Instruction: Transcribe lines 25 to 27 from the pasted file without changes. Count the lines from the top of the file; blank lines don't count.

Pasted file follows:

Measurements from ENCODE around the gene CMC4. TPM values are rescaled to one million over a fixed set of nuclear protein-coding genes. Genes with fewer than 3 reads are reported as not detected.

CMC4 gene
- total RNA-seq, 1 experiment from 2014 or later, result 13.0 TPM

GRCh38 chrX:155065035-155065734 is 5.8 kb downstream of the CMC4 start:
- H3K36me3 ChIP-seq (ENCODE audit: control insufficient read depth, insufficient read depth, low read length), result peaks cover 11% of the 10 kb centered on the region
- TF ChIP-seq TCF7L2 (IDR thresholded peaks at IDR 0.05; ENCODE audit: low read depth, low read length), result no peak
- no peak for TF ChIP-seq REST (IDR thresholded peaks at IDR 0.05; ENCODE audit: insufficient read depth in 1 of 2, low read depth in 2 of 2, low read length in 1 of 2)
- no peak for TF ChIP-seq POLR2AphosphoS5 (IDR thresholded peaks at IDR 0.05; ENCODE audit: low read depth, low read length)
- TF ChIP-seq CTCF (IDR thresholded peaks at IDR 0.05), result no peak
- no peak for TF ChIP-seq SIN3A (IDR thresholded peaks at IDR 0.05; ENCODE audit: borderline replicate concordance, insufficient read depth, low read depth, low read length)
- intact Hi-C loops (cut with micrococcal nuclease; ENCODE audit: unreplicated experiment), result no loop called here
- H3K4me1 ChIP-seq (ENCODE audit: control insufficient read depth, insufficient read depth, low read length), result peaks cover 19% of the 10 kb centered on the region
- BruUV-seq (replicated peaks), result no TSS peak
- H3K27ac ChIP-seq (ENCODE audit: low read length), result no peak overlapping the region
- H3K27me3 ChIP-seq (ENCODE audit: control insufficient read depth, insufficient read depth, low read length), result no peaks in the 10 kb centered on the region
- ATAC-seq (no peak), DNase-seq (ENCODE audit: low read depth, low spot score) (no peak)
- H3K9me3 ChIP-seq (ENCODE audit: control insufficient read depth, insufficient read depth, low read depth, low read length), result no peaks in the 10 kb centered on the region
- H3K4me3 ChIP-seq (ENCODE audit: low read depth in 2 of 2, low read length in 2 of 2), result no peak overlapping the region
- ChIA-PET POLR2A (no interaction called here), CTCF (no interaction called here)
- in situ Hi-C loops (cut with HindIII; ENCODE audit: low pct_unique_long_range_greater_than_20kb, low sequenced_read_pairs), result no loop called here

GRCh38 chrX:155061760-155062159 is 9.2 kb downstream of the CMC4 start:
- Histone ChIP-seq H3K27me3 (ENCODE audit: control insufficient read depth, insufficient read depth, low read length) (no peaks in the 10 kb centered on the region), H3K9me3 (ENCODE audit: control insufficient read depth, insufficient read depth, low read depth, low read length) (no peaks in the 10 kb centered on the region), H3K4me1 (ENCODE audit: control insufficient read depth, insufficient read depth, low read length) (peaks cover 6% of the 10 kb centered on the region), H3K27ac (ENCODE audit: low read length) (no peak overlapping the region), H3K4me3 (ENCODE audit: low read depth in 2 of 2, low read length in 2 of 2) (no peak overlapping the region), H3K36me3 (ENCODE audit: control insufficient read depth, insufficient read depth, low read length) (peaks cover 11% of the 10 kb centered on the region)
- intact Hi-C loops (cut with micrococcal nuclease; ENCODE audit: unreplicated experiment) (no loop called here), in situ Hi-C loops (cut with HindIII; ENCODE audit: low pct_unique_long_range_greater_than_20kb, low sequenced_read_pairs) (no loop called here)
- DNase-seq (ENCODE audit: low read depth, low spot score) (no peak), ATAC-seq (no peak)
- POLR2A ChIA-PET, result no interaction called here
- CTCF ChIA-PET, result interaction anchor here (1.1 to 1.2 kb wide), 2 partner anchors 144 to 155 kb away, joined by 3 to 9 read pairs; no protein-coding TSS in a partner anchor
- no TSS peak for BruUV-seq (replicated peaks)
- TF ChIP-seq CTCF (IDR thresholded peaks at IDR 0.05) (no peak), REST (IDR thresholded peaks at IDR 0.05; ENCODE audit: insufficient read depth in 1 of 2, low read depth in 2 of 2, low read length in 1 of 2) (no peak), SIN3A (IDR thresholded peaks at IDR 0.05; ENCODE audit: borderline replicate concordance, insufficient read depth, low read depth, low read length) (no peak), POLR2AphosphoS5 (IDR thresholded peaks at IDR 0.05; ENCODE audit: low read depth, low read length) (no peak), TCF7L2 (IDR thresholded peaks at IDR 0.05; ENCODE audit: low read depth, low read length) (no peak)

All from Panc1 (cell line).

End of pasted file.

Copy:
- POLR2A ChIA-PET, result no interaction called here
- CTCF ChIA-PET, result interaction anchor here (1.1 to 1.2 kb wide), 2 partner anchors 144 to 155 kb away, joined by 3 to 9 read pairs; no protein-coding TSS in a partner anchor
- no TSS peak for BruUV-seq (replicated peaks)